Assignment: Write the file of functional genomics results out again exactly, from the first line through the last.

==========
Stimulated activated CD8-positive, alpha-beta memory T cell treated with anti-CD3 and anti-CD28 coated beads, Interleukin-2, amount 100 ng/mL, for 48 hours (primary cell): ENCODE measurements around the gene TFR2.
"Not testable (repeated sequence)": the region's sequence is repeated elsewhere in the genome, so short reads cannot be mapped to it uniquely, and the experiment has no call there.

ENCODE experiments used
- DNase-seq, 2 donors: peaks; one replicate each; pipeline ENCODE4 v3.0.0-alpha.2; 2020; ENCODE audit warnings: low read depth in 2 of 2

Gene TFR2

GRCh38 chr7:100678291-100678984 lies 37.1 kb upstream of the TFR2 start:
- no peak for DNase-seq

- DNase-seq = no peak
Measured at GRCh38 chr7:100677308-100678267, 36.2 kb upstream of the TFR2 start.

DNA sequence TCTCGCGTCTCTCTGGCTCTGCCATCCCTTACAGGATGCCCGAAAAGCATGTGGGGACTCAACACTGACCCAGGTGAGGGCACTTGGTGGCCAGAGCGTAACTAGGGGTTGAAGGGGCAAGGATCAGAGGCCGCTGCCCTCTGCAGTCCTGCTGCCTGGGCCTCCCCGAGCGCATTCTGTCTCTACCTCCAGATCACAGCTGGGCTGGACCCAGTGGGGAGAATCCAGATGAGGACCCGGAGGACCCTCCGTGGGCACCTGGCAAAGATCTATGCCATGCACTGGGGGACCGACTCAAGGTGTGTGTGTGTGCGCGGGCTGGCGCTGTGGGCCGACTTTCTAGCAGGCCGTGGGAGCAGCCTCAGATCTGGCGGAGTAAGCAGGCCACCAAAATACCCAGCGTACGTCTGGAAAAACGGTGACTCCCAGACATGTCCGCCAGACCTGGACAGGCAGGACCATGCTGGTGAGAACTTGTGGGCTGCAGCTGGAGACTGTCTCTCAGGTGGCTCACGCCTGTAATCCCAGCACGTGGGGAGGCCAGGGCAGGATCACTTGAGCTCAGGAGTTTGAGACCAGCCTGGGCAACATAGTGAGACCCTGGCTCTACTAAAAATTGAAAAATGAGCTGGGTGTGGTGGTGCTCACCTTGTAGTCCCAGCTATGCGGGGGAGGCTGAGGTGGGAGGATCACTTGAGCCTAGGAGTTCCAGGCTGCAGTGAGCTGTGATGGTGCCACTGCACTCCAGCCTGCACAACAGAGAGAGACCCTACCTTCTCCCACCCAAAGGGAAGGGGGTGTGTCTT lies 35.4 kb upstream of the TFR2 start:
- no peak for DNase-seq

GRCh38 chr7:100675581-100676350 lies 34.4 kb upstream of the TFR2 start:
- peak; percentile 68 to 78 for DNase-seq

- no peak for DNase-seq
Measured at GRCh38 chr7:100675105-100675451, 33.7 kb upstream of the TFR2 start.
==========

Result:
Stimulated activated CD8-positive, alpha-beta memory T cell treated with anti-CD3 and anti-CD28 coated beads, Interleukin-2, amount 100 ng/mL, for 48 hours (primary cell): ENCODE measurements around the gene TFR2.
"Not testable (repeated sequence)": the region's sequence is repeated elsewhere in the genome, so short reads cannot be mapped to it uniquely, and the experiment has no call there.

ENCODE experiments used
- DNase-seq, 2 donors: peaks; one replicate each; pipeline ENCODE4 v3.0.0-alpha.2; 2020; ENCODE audit warnings: low read depth in 2 of 2

Gene TFR2

GRCh38 chr7:100678291-100678984 lies 37.1 kb upstream of the TFR2 start:
- no peak for DNase-seq

- DNase-seq = no peak
Measured at GRCh38 chr7:100677308-100678267, 36.2 kb upstream of the TFR2 start.

DNA sequence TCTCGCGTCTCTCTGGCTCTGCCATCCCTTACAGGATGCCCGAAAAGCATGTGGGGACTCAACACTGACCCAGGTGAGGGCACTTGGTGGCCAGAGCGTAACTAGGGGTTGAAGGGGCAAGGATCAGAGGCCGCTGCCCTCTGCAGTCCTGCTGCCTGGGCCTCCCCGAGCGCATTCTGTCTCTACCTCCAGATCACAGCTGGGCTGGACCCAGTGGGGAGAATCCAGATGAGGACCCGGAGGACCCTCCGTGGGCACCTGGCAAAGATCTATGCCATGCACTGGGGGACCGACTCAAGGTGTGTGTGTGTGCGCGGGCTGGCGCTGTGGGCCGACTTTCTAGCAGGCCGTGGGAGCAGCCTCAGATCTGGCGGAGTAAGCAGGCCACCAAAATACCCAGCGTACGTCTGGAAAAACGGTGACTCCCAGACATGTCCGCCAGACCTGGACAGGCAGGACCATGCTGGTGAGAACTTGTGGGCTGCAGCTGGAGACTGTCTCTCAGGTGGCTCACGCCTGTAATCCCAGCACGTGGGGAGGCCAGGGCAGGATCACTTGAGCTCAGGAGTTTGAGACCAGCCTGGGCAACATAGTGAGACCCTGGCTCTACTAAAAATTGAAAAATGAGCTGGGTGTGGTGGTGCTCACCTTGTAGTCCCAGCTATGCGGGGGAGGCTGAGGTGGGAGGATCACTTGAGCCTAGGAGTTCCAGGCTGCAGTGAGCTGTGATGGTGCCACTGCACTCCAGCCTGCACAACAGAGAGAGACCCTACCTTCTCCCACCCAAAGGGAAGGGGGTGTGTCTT lies 35.4 kb upstream of the TFR2 start:
- no peak for DNase-seq

GRCh38 chr7:100675581-100676350 lies 34.4 kb upstream of the TFR2 start:
- peak; percentile 68 to 78 for DNase-seq

- no peak for DNase-seq
Measured at GRCh38 chr7:100675105-100675451, 33.7 kb upstream of the TFR2 start.